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Re: Rationalizing new/start/end/mute/unmute/enabled/disabled

From: Harald Alvestrand <harald@alvestrand.no>
Date: Tue, 09 Apr 2013 10:02:44 +0200
Message-ID: <5163CB24.6040805@alvestrand.no>
To: public-media-capture@w3.org
On 04/09/2013 12:16 AM, Robert O'Callahan wrote:
> On Tue, Apr 9, 2013 at 12:43 AM, Stefan HÃ¥kansson LK 
> <stefan.lk.hakansson@ericsson.com 
> <mailto:stefan.lk.hakansson@ericsson.com>> wrote:
>         All tracks that we can decode. So e.g. if you play a resource
>         with a
>         video track in an <audio> element and capture that to a
>         MediaStream, the
>         MediaStream contains the video track.
>     What if there are two video tracks? Only one of them is
>     selected/played naturally, but in principle both could be decoded.
>     (What I am saying is that we need to spec this up).
> Definitely. Yes, I think we should decode them both.
Not sure I get where this is coming from....

I see absolutely no reason to decode a video stream until we know where 
it's going.
The destination might be another PeerConnection with a compatibly 
negotiated codec, or a hardware device with special codec support, or a 
Recorder willing to store the bytes as previoiusly encoded.

I think we should carefully *avoid* specifying exactly where and when 
decoding takes place. Only the observable result should be in the standard.

>             In principle I agree, being able to switch source of a
>             MediaStream(Track) would be a natural to have (and needed for
>             certain legacy interop cases).
>         We may not need to "switch the source of a MediaStreamTrack".
>         There are
>         a few ways to expose API to effective switch audio sources.
>         One approach
>         would be to create a MediaStreamTrack from the output of a Web
>         Audio
>         AudioNode. Then Web Audio can be used to switch from one audio
>         source to
>         another. Web Audio already specs this:
>         https://dvcs.w3.org/hg/audio/raw-file/tip/webaudio/specification.html#MediaStreamAudioDestinationNode
>         although no-one's implemented it yet AFAIK. It would be easy
>         for us to
>         implement.
>     That's right, I did not think about that possibility. What about
>     video?
> There is no comparable API for video on a standards track, but there 
> should be.
> MediaStream Processing defined a ProcessedMediaStream which would take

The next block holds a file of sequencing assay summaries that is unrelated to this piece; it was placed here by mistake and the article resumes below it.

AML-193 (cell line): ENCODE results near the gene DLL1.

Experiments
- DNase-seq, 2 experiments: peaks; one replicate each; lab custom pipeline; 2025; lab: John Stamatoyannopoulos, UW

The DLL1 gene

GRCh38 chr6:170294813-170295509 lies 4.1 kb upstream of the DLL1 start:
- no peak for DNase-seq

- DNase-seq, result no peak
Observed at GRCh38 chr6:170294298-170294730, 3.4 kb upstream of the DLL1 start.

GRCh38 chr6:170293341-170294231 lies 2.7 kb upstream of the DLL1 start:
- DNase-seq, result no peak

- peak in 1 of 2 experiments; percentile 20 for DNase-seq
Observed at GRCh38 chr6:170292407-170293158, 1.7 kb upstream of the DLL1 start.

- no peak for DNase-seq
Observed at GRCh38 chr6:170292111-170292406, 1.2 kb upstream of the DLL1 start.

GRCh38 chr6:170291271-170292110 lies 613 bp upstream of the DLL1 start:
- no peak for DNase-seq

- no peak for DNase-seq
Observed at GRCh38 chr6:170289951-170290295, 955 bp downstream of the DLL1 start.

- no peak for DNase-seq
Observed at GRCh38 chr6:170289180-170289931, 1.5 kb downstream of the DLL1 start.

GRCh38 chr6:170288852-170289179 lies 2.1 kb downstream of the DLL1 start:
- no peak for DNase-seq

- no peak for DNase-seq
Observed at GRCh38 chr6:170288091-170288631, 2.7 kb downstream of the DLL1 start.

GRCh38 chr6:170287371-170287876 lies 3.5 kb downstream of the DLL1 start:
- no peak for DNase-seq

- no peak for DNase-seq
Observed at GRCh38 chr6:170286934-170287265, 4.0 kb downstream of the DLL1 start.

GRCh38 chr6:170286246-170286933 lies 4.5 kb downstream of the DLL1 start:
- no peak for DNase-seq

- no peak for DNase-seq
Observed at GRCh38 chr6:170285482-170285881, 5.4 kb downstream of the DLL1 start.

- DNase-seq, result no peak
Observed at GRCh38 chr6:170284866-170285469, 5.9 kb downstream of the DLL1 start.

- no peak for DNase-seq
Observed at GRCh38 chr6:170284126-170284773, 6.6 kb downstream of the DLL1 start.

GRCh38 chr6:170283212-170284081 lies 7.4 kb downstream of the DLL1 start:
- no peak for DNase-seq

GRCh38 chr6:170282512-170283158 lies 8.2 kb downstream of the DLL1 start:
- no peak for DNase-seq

> a set of incoming MediaStreams or MediaStreamTracks, mix the audio 
> tracks together with script-defined processing, composite the video 
> tracks together using a fixed compositing model, and give you the 
> output as a single audio and/or video track. It also offered 
> fine-grained scheduling of when inputs would be added/removed to the 
> compositing mix, and had the ability to pause incoming streams, and do 
> some timestamp-based synchronization. I think we should bring back 
> something like that. We can drop the scripted audio processing since 
> Web Audio covers that now.
> A simple initial stab at that API would be to define 
> ProcessedMediaStream as a subclass of MediaStream which takes an 
> additional dictionary argument for the track-array constructor:
>   Constructor (MediaStreamTrackArray tracks, 
> ProcessedMediaStreamConfiguration config)
> where ProcessedMediaStreamConfiguration would specify which kinds of 
> tracks should appear in the output, e.g. { video: true, audio: true }. 
> The audio track (if any) would be defined to be the mix of all zero or 
> more input audio tracks. The video track (if any) would be defined to 
> be the composition of zero or more input video tracks (defined to 
> stretch all video frames to the size of the largest video frame, or 
> something like that), in a defined order (e.g. the first track added 
> to the stream is at the bottom). Since most video tracks don't have an 
> alpha channel, that means the last video track added wins. (But we 
> should add the ability to make a VideoStreamTrack from an HTML canvas 
> so we can have real-time compositing of overlays onto video.)

I don't want to go there at this time.

We seriously run the risk of defining a toolkit that is able to do a set 
of tasks that nobody wants done (because they're not satisfied with the 
result), placing a heavy burden on browser implementors for very 
marginal benefit.

We already support putting a video on a Canvas (in a somewhat cumbersome 
way, true). Should we focus on getting the video back out of the Canvas, 
and let people play with that toolkit before we start in on defining 
smaller toolkits that might not be able to do what people really want?
Received on Tuesday, 9 April 2013 08:03:14 UTC

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